As I thought about decluttering extraneous black sandals, it was true that I couldn't predict all of my future footwear needs.  But I could figure out the most likely ones, and decide that a few extra buckles wouldn't keep me from regularly wearing attractive, well-fitting sandals.

3.  Define your ideals.

Create a vision that makes decisions clearer.  For example, instead of haphazardly reducing your wardrobe, look at the items you love and wear the most, and consider the colors, patterns, cuts, and silhouettes they share.

Say that you notice your preferences for rich colors, subtly-patterned fabrics, a skinny silhouette, and comfort plus easy care.  Using this information, you can decide ahead of time that you'll remove anything white or pastel, anything with a large or contrasting pattern, anything baggy or bulky (such as heavy sweaters, flared pant legs, and full skirts), and anything that has to be dry-cleaned or washed by hand.

By defining your ideal wardrobe, you remove the angst from decision-making and also combat what psychologists call decision fatigue, that feeling of overwhelm we have when faced with too many choices.

You can use this strategy in other areas too:

  • To declutter a room, decide the purpose of the space and then remove what doesn't belong, such as the extra computer and the kids' toys in your bedroom, or the gym bags and piles of paper that hang around the kitchen.
  • To declutter your schedule, ask what you need to get done or want to achieve.  Then stick with those priorities.

With any decision, defining your ideal helps you discover what matters to you.  In many cases, choices become obvious.  Now you can declutter with more ease and confidence.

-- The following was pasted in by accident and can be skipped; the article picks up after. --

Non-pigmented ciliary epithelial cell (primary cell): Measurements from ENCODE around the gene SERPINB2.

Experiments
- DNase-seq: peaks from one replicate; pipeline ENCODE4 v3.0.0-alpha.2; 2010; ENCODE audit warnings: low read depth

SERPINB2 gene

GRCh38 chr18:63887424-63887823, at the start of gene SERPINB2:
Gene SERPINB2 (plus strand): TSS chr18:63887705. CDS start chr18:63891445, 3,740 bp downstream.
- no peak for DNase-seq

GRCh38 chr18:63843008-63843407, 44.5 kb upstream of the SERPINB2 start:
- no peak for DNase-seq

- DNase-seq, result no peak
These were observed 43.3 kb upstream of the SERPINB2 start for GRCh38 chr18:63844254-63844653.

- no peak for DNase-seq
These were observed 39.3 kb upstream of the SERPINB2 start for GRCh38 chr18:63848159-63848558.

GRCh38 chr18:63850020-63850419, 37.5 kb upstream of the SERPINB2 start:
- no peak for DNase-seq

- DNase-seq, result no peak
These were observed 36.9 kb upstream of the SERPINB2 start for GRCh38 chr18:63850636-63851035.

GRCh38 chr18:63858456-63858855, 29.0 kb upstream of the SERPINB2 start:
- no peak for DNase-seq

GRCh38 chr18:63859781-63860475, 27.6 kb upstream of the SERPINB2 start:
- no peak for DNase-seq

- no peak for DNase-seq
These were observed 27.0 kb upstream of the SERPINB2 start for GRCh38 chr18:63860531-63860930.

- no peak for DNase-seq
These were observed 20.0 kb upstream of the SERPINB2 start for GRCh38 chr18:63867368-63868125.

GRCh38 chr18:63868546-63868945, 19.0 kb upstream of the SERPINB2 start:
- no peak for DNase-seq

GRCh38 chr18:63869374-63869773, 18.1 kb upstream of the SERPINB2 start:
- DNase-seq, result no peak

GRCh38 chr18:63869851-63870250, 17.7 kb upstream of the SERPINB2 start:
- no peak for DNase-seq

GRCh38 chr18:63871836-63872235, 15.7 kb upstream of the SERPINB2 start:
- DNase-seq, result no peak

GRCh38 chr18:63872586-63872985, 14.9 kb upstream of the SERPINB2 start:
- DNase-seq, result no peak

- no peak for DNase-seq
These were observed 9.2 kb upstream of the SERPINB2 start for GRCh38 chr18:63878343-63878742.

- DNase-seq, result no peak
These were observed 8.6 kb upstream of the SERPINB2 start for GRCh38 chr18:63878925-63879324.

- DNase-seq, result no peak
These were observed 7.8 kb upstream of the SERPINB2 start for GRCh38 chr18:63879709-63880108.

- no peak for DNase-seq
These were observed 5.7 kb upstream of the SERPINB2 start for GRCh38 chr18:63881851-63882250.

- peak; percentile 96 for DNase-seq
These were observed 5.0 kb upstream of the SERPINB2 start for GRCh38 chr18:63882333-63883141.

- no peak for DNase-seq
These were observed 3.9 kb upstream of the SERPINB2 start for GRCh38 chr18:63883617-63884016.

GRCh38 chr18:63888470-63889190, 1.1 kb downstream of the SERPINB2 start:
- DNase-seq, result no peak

Updated June 2023


  1. I retired in 2019 and knew decluttering was necessary in my condo. I have lost 50 pounds during the pandemic and rejoice daily that I had ready to wear polos, jeans, and a variety of sweaters and jackets that are in good shape to wear and didn’t have to purchase a single item during our lockdown. I have donated as many things as Dress For Success mentioned they needed on their website. I have a niece who will return to teaching who could use dressier tops and other items. I have donated about 15 skirts to another charity. I am a functional messy person who knows I need to declutter and love to give my daughter as much as she wants in all areas of lamps, platters, her toys, etc. My point is that I am continuing to be so grateful that I saved these items that broke the “was it used in the last year rule”. In trying to walk an hour per day, I have tossed about 4 pairs of sneakers I was so glad I had. I have read the slob blogs. I used to be a minimalist before it had a label. 25 years ago I worked 3 jobs and needed professional attire that I no longer need, but I don’t beat myself up because when I needed smaller sizes during a global pandemic, I already had everything I needed.

    1. It sounds like you had a lot of classic items that are still in style, since they are still useful after so many years. I'm glad that worked out so well for you (and for your niece and others)! Now that you are gifting, donating, and using up items that sat for so long, the end result will be a streamlined closet.